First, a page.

- The applicant later told the police that he and Ms Stewart had known each other for about 20 years, having attended the same high school. They had been seeing each other in a relationship for a period of months, until they were arrested on 29 August 2016. He said he had been to Ms Stewart’s house at the start of 2017 “when I picked the rest of my stuff up”. He said he packed up and left, moving to Queanbeyan in New South Wales. There he took up work with Australia Post and formed a relationship with a new partner.
- On 10 February 2017, the applicant and Ms Stewart were committed for trial for possession of a commercial quantity of a dangerous drug, possession of scales used in connection with the possession of a commercial quantity of a dangerous drug and stealing a motor vehicle. The applicant was granted bail from that date on an undertaking that included that he “shall have no contact whatsoever either directly or indirectly” with his co-accused Ms Stewart.
- Between 9 February 2017 and 9 May 2017, the applicant sent a number of text messages to Ms Stewart. In them he requested and then insisted that she sign a declaration or an affidavit to the effect that the drugs found in the second bag were hers and not his property. Each of these contacts was a breach of the applicant’s bail conditions.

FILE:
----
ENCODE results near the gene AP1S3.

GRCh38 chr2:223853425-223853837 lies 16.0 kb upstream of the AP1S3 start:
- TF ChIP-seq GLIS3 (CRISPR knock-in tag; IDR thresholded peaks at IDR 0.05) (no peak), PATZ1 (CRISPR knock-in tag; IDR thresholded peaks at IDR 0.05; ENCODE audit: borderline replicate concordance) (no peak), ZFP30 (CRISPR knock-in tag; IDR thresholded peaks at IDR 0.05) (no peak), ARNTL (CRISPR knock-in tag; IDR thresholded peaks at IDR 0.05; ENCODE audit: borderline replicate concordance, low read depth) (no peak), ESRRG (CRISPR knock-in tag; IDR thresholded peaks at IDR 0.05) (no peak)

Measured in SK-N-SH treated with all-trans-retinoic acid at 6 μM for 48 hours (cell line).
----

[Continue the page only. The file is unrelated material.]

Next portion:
- Later, when interviewed about these communications, the applicant recalled telephone conversations with Ms Stewart in February or March 2017, which he described in these terms:
“Just in regards to her doing the right thing, like why am I getting charged for something that’s you. That’s why I said, do it, like you gotta do what’s right basically, that’s all I said to her … Like put your hand up for it.
Just, yeah. Just basically can you do what’s right and it said, ‘cause the court said that she needed to put that in and like a stat dec or an affidavit or a declaration or some-, I don’t know what any of it was …
Yeah, I’ve basically, I don’t know what it, if it had to be an affidavit or a stat, I didn’t know anything about that procedure or that thing. I just said can you do this, make this right so it goes away for me.”
- On 15 February 2017, Ms Stewart made a statutory declaration before a justice of the peace at Richlands. In it she declared: